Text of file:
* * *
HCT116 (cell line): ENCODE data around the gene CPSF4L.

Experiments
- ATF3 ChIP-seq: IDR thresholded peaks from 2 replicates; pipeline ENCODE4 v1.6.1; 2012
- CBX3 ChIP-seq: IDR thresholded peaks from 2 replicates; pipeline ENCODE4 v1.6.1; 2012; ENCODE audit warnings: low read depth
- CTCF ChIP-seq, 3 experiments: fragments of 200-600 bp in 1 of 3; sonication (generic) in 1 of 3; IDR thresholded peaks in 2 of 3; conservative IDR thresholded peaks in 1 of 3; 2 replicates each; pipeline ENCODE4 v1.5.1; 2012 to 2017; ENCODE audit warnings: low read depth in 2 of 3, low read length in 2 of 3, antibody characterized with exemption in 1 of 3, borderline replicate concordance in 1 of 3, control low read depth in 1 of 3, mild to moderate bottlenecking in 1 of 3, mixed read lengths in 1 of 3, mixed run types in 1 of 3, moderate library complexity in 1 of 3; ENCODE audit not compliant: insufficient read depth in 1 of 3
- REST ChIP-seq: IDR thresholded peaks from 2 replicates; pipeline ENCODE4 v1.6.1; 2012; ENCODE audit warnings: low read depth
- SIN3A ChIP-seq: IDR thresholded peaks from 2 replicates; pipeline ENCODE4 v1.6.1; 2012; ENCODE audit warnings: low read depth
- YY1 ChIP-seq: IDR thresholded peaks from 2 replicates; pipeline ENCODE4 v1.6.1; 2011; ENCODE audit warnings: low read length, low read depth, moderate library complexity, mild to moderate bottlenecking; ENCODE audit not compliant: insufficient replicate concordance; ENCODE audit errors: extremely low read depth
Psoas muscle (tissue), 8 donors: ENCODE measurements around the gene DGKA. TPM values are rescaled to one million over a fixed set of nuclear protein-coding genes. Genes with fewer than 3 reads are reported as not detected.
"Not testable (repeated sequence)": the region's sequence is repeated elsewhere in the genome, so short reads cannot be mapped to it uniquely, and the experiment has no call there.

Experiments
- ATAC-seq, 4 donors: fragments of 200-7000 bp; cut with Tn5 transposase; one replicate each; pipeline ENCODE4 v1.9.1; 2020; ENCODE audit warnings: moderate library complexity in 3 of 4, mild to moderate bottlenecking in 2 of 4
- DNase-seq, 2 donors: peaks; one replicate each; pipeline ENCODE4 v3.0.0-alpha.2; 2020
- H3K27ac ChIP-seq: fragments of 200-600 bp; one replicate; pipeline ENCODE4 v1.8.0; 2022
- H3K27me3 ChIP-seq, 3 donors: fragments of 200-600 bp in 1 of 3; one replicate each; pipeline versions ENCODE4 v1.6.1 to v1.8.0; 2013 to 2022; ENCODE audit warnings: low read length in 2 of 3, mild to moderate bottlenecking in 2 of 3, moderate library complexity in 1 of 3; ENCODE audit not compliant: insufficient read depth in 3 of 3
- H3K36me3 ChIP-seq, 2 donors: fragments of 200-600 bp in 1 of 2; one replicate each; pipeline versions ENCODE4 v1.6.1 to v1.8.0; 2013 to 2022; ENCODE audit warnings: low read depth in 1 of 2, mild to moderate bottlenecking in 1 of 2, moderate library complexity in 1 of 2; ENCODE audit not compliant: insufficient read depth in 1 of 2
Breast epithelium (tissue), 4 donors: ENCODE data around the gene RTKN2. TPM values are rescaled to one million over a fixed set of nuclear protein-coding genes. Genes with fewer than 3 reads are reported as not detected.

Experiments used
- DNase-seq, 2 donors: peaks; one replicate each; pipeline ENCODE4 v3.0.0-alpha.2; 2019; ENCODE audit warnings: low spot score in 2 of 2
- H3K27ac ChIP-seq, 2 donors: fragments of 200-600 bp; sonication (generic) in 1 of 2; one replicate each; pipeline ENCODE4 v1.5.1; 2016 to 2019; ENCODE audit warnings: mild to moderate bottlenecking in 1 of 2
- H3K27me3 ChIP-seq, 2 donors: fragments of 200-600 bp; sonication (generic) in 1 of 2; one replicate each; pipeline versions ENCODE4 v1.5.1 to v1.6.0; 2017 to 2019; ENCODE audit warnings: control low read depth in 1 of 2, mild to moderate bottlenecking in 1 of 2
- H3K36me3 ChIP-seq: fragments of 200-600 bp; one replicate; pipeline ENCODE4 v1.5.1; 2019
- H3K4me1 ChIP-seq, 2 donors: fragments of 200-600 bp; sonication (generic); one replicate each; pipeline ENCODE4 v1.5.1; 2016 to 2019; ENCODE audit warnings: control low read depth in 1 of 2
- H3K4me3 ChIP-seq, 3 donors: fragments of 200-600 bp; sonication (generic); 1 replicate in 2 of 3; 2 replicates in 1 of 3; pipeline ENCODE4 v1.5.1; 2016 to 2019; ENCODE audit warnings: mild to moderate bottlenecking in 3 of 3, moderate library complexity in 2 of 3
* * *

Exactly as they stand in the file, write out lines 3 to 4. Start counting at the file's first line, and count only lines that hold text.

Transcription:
- ATF3 ChIP-seq: IDR thresholded peaks from 2 replicates; pipeline ENCODE4 v1.6.1; 2012
- CBX3 ChIP-seq: IDR thresholded peaks from 2 replicates; pipeline ENCODE4 v1.6.1; 2012; ENCODE audit warnings: low read depth